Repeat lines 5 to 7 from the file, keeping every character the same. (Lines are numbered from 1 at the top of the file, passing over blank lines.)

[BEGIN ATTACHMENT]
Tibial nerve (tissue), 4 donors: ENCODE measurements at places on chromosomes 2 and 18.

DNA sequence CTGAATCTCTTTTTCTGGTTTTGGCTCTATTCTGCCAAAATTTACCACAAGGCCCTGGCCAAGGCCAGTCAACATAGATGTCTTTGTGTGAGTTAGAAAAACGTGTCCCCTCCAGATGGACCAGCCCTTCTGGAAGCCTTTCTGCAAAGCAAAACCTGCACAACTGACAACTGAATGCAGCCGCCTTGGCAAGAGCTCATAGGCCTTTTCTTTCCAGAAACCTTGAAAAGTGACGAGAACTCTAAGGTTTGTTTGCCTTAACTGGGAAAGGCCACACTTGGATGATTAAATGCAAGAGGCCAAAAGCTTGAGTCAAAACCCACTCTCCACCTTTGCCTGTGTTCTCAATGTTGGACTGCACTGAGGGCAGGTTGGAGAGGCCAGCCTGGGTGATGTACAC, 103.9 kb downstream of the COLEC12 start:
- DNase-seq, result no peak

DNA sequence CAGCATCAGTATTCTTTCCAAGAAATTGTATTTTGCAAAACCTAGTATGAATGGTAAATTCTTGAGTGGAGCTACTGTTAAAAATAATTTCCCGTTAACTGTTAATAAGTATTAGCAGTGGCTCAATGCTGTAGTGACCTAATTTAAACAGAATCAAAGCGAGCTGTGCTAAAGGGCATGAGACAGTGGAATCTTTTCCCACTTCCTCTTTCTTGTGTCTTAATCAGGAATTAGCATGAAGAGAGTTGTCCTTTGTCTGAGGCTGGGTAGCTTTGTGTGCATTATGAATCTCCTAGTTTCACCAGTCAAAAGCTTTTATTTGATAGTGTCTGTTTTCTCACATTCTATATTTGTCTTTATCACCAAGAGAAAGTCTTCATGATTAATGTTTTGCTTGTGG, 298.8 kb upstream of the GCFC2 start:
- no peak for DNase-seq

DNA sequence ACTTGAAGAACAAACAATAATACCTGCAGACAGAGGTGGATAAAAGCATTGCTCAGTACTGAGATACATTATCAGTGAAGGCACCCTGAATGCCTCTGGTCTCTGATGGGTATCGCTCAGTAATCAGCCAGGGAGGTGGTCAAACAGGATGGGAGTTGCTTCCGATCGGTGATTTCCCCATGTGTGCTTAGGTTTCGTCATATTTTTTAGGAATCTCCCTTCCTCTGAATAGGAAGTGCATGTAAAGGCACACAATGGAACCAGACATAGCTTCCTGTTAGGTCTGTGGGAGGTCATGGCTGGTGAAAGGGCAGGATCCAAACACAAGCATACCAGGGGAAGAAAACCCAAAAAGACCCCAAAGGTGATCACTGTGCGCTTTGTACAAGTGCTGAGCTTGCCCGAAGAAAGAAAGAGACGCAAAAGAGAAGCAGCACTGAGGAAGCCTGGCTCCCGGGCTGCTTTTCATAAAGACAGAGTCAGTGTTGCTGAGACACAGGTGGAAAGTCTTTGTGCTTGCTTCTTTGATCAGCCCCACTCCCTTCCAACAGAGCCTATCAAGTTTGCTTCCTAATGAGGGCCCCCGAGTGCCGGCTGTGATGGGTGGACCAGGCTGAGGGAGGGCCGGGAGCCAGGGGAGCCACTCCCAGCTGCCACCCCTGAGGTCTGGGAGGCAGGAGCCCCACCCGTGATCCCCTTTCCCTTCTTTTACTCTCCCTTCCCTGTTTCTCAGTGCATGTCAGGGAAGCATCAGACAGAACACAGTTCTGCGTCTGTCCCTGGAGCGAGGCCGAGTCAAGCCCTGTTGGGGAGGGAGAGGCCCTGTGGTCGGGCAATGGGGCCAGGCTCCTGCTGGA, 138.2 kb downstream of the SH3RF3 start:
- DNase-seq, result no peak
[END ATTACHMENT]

- no peak for DNase-seq

DNA sequence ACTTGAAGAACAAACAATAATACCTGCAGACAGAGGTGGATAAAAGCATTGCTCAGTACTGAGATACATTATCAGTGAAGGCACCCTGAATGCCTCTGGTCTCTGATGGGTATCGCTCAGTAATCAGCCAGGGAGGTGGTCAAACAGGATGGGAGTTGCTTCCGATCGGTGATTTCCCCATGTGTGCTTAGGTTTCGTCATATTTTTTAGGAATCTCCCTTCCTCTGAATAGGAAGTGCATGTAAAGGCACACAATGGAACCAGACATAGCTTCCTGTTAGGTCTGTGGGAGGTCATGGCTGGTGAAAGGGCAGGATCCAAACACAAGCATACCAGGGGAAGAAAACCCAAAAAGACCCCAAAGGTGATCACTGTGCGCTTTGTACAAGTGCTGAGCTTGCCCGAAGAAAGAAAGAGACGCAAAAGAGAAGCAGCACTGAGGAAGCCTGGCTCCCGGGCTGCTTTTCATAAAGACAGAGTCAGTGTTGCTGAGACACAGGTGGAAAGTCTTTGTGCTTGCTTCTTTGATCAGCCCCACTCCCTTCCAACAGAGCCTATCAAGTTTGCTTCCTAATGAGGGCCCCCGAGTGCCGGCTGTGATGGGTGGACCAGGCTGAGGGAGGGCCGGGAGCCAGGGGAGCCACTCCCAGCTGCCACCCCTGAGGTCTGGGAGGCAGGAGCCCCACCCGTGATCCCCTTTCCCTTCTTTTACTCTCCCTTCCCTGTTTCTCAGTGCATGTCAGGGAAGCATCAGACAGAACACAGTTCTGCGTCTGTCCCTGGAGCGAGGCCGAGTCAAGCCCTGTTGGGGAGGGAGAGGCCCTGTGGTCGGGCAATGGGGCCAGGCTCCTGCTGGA, 138.2 kb downstream of the SH3RF3 start:
- DNase-seq, result no peak